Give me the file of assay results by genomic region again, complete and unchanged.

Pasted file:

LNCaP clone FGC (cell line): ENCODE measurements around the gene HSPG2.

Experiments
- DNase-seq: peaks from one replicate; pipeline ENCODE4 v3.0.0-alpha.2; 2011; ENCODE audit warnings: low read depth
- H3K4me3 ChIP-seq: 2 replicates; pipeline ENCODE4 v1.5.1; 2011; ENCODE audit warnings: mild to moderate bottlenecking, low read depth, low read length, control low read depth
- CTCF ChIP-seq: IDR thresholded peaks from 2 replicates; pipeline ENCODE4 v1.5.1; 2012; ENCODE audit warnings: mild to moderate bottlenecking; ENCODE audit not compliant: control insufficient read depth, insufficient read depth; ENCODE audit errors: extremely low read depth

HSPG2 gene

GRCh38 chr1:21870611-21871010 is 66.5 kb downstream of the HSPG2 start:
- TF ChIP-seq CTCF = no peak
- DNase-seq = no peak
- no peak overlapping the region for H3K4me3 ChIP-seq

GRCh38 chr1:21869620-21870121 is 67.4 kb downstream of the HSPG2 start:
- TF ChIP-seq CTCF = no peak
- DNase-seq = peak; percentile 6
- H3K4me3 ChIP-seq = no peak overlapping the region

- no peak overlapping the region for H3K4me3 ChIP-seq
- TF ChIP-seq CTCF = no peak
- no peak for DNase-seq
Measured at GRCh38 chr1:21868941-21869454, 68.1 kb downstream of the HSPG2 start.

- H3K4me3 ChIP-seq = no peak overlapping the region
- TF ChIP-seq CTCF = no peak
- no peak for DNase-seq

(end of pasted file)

LNCaP clone FGC (cell line): ENCODE measurements around the gene HSPG2.

Experiments
- DNase-seq: peaks from one replicate; pipeline ENCODE4 v3.0.0-alpha.2; 2011; ENCODE audit warnings: low read depth
- H3K4me3 ChIP-seq: 2 replicates; pipeline ENCODE4 v1.5.1; 2011; ENCODE audit warnings: mild to moderate bottlenecking, low read depth, low read length, control low read depth
- CTCF ChIP-seq: IDR thresholded peaks from 2 replicates; pipeline ENCODE4 v1.5.1; 2012; ENCODE audit warnings: mild to moderate bottlenecking; ENCODE audit not compliant: control insufficient read depth, insufficient read depth; ENCODE audit errors: extremely low read depth

HSPG2 gene

GRCh38 chr1:21870611-21871010 is 66.5 kb downstream of the HSPG2 start:
- TF ChIP-seq CTCF = no peak
- DNase-seq = no peak
- no peak overlapping the region for H3K4me3 ChIP-seq

GRCh38 chr1:21869620-21870121 is 67.4 kb downstream of the HSPG2 start:
- TF ChIP-seq CTCF = no peak
- DNase-seq = peak; percentile 6
- H3K4me3 ChIP-seq = no peak overlapping the region

- no peak overlapping the region for H3K4me3 ChIP-seq
- TF ChIP-seq CTCF = no peak
- no peak for DNase-seq
Measured at GRCh38 chr1:21868941-21869454, 68.1 kb downstream of the HSPG2 start.

- H3K4me3 ChIP-seq = no peak overlapping the region
- TF ChIP-seq CTCF = no peak
- no peak for DNase-seq